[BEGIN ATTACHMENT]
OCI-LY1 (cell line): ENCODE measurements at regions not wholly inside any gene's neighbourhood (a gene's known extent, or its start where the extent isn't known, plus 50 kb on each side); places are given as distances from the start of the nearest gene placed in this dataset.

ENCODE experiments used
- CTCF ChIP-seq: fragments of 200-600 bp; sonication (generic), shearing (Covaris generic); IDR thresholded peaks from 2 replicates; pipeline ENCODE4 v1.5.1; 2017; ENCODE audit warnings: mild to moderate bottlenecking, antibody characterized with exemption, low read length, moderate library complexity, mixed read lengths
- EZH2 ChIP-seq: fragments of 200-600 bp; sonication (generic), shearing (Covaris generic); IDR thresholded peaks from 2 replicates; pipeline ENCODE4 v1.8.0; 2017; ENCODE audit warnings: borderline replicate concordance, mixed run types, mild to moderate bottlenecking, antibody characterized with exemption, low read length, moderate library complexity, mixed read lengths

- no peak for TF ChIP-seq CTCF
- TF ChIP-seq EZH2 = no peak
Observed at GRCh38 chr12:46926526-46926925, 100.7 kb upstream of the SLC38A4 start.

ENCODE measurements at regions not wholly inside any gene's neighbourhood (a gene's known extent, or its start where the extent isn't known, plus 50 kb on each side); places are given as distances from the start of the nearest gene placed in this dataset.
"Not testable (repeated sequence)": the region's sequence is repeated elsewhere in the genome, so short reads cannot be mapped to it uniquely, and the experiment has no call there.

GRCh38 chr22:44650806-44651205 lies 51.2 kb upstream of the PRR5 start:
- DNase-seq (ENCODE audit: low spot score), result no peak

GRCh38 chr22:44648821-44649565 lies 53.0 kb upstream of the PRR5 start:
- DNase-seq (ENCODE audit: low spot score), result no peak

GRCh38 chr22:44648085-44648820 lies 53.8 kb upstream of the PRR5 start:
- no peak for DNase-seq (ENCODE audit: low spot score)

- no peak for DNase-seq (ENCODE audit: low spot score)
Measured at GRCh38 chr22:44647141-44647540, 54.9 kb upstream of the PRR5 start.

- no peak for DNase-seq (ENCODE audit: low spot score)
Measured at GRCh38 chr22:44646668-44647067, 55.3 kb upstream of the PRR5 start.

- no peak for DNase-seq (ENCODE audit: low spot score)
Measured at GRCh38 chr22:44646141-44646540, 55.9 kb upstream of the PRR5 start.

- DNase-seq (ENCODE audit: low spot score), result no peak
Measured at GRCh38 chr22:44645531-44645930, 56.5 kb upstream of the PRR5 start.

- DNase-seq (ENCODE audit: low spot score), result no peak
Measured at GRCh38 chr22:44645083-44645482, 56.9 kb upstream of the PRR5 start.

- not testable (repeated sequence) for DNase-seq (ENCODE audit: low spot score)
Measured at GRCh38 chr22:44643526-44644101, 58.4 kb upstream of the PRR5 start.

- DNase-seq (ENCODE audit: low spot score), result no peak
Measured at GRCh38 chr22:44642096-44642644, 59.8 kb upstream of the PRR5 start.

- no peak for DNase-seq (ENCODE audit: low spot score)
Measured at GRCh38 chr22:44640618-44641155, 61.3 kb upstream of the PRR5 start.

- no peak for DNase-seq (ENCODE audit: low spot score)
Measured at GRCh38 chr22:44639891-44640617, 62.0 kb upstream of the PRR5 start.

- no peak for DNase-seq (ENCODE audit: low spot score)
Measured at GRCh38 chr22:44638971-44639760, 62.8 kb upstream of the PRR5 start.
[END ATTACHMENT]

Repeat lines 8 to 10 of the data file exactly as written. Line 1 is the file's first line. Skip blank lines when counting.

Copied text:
ENCODE measurements at regions not wholly inside any gene's neighbourhood (a gene's known extent, or its start where the extent isn't known, plus 50 kb on each side); places are given as distances from the start of the nearest gene placed in this dataset.
"Not testable (repeated sequence)": the region's sequence is repeated elsewhere in the genome, so short reads cannot be mapped to it uniquely, and the experiment has no call there.

GRCh38 chr22:44650806-44651205 lies 51.2 kb upstream of the PRR5 start: